‘Paint-on’ solar panels
May 15, 2013
Qiaoqiang Gan, University at Buffalo assistant professor of electrical engineering, is developing a new generation of photovoltaic cells that produce more power and cost less to manufacture than what’s available today.
One of his more promising efforts involves the use of plasmonic-enhanced organic photovoltaic materials. These devices don’t match traditional solar cells in terms of energy production but they are less expensive and — because they are made (or processed) in liquid form — can be applied to a greater variety of surfaces.
Currently, solar power is produced with either thick polycrystalline silicon wafers or thin-film solar cells made up of inorganic materials such as amorphous silicon or cadmium telluride. Both are expensive to manufacture, Gan said.
His research involves thin-film solar cells, too, but unlike what’s on the market, he’s using organic photovoltaic materials such as polymers and small molecules that are carbon-based and less expensive.
“Compared with their inorganic counterparts, organic photovoltaics can be fabricated over large areas on rigid or flexible substrates,” Gan said, and applied to surfaces as easily as paint is on walls.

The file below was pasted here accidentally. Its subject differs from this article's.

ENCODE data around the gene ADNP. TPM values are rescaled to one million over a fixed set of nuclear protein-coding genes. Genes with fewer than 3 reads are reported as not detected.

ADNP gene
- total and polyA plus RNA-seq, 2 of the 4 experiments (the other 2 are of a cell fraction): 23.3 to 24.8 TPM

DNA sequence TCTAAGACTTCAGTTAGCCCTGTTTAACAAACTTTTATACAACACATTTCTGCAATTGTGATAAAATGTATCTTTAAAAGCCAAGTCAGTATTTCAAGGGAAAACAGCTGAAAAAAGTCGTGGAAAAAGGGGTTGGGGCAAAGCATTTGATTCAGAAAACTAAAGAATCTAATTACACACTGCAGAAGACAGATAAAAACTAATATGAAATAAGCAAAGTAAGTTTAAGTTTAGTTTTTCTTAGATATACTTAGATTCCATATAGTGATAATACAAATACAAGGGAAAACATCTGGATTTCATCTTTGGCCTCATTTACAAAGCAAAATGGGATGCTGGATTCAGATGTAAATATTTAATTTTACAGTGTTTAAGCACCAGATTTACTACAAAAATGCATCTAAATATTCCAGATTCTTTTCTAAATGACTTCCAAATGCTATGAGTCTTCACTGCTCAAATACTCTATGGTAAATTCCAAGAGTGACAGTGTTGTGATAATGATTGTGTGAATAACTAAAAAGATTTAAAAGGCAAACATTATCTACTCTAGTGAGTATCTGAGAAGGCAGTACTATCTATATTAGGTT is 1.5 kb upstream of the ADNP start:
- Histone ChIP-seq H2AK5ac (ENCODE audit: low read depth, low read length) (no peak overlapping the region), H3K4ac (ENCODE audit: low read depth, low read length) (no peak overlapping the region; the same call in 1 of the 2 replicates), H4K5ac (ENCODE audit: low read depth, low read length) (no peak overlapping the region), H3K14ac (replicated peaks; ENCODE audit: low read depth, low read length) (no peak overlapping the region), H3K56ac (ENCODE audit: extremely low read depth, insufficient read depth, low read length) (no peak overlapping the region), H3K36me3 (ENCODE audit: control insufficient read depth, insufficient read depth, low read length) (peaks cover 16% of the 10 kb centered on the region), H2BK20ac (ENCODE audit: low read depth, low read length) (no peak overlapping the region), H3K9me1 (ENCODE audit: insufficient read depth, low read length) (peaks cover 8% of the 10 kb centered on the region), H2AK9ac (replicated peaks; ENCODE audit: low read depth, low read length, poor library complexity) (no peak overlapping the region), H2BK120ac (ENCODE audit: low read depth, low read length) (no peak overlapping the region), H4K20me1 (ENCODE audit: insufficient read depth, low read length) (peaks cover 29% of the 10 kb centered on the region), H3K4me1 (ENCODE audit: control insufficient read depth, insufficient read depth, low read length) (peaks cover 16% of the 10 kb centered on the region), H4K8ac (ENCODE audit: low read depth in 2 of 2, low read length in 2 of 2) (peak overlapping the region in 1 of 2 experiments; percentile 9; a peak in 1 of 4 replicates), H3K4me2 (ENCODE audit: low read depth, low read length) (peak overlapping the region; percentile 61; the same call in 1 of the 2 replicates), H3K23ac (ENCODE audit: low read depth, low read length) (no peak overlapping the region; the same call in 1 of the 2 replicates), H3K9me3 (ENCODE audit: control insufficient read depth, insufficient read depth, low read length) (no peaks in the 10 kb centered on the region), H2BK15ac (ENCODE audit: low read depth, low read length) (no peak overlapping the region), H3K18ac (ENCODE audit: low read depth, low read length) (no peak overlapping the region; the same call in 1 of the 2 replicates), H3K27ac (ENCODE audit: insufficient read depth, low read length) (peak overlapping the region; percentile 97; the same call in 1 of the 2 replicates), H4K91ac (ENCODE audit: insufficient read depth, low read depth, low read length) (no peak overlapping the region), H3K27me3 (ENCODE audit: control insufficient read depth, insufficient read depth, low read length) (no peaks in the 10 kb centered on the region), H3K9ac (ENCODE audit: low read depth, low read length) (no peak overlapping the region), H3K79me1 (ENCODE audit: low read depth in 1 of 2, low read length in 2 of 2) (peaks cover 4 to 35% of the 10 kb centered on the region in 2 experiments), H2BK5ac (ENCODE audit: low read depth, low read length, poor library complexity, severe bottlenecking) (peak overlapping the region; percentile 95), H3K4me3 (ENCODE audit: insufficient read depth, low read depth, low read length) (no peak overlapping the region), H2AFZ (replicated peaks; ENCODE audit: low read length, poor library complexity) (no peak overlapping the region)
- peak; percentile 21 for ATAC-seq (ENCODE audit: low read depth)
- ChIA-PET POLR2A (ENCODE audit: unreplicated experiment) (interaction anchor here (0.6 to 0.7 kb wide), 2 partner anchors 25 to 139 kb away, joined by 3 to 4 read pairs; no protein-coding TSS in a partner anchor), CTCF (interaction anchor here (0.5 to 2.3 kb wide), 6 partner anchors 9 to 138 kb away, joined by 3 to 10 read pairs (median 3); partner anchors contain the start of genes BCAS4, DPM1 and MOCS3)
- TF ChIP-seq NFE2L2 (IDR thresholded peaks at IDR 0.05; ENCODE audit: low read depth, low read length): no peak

There are drawbacks to organic photovoltaic cells. They have to be thin due to their relatively poor electronic conductive properties, so without sufficient material to absorb light, it limits their optical absorption and lowers power conversion efficiency.
Their power conversion efficiency needs to be 10 percent or more to compete in the market, Gan said.
To achieve that benchmark, Gan and other researchers are incorporating metal nanoparticles and/or patterned plasmonic nanostructures into organic photovoltaic cells.
Recent material studies suggest they are succeeding, he said. Gan and his co-authors argue that, because of these breakthroughs, there should be a renewed focus on how nanomaterials and plasmonic strategies can create more efficient and affordable thin-film organic solar cells.